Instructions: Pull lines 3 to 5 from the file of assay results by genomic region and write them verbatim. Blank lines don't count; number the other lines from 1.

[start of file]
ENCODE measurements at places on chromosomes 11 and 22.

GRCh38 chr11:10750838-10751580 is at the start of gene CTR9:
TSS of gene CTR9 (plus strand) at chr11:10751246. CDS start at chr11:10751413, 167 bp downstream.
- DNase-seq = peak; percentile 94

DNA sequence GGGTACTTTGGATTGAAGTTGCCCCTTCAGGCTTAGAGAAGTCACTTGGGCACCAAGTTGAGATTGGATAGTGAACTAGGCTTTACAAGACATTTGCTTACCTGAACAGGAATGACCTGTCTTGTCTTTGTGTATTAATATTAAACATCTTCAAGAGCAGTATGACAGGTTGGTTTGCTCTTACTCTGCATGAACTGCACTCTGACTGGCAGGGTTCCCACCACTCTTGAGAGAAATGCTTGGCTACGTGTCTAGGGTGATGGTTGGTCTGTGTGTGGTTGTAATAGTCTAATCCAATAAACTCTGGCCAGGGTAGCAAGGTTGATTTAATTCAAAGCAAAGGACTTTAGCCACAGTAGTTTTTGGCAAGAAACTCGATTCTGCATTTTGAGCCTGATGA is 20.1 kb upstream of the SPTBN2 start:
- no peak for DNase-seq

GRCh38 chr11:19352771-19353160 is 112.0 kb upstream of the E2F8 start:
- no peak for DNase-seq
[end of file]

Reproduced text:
TSS of gene CTR9 (plus strand) at chr11:10751246. CDS start at chr11:10751413, 167 bp downstream.
- DNase-seq = peak; percentile 94

DNA sequence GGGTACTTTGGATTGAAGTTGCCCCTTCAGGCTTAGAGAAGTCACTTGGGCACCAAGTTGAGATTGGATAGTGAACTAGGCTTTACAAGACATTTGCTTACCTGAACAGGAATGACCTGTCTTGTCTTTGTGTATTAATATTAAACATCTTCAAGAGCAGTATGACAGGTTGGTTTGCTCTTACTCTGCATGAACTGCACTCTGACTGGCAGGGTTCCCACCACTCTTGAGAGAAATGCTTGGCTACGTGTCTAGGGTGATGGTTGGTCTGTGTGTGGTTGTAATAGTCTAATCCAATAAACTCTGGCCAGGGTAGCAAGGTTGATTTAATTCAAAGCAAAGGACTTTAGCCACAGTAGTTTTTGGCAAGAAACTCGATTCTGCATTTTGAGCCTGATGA is 20.1 kb upstream of the SPTBN2 start: